The WTO has proved unable to reach its desired pinnacle of hyperglobalization, Rodrik argues, because of nations’ democratic (and therefore legitimate) resistance. Citing surveys, he explains that people all over the world see themselves as citizens of their nations first and as global citizens second. Only the so-called “globalized elites,” says Rodrik, prefer globalization, because they draw more benefits from it. This easy shot at the cosmopolitan elites is not always grounded in reality: Rodrik fails to acknowledge that many elites turn protectionist when their business interests are threatened. And further, the non-elites—whether consumers at Walmart or at shopping malls—are the daily beneficiaries of cheap imported goods. Rodrik seems on more solid ground when he writes that most people accept globalization, at least implicitly, but oppose hyperglobalization.

Unfortunately, Rodrik never clearly defines the distinction between the two; he only claims that it is a line that most won’t cross. In Rodrik’s worldview, a balance should be struck between the economic benefits of globalization and the political (perhaps even metaphysical) superiority of democracy. To illustrate his somewhat abstract theory, Rodrik proposes a new approach to the Chinese currency conundrum. Let us assume, as he does, that the Chinese will never accept an increase in the value of the yuan because they need its undervaluation to sustain a high economic growth rate. On the other hand, the United States cannot tolerate Chinese currency manipulation forever. Rodrik suggests a solution that would satisfy, he thinks, all parties: let the Chinese have their own domestic industrial policy, regardless of intrusive WTO rules. As a counterpart, the Chinese would let the yuan float on the global currency market.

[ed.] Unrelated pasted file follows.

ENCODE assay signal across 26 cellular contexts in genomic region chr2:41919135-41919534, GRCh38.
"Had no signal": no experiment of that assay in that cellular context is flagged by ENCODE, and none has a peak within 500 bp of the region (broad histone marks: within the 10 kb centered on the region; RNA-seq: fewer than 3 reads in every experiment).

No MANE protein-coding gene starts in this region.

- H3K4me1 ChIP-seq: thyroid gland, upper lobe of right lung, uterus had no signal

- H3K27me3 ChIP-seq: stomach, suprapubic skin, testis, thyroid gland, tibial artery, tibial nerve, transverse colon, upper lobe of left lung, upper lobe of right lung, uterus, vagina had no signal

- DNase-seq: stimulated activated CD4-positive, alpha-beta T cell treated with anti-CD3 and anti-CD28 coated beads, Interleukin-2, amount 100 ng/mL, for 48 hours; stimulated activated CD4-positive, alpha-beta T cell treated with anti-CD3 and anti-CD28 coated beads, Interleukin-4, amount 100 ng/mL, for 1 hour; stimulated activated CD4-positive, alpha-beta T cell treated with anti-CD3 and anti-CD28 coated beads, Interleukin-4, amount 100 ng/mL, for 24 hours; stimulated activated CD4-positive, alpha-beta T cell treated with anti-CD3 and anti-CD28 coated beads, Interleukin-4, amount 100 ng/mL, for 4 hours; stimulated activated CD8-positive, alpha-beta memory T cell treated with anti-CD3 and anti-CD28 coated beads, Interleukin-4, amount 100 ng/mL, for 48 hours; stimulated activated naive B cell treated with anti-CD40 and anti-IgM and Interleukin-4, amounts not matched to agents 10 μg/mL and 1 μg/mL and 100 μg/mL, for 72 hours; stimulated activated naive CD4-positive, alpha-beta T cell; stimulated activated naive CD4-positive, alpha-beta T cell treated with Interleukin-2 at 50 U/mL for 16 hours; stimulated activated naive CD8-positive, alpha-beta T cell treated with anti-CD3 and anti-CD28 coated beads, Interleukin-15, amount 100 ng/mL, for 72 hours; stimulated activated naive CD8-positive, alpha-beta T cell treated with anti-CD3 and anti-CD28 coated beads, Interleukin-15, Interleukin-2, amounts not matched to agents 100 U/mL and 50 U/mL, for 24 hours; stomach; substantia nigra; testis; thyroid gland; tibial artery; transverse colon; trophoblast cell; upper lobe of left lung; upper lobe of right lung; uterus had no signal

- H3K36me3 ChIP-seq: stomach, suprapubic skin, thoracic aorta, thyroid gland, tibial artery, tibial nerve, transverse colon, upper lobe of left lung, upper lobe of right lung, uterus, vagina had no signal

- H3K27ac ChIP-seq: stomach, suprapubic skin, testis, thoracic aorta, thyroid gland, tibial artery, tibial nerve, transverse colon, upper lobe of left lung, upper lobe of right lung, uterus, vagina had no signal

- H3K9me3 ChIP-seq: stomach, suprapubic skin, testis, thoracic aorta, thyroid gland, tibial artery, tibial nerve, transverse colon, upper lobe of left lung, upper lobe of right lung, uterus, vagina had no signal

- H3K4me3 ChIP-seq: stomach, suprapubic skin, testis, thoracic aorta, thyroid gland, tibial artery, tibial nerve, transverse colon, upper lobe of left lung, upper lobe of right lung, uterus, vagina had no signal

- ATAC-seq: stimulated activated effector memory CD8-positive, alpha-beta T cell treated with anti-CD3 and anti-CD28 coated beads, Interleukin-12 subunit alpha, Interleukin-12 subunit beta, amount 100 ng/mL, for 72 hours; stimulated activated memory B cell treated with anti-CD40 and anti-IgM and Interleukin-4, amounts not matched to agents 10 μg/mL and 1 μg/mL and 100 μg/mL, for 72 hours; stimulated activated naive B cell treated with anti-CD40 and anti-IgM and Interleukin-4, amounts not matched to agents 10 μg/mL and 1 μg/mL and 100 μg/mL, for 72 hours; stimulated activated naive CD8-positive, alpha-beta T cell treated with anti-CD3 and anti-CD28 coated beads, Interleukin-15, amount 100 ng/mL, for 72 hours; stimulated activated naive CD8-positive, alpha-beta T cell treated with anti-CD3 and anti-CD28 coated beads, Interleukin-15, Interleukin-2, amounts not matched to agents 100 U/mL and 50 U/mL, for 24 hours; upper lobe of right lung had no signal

Rodrik’s trade-off may look astute, but he ignores a crucial fact: the Chinese government is not ready to accept the convertibility of the yuan because doing so would allow Chinese citizens to buy foreign currencies and to invest abroad—a freedom that the Chinese government refuses to grant its people. Rodrik’s idealism clashes here, as it often does, with the harsh realities of nondemocratic regimes. Rodrik’s idealism also blinds him to the imperfections of democratic states. For example, when he writes that strong states make strong markets, he overlooks the different forms that states can take. It’s true that without a state, there is no rule of law and no free market; it’s also true that more states suppress the free market than support it.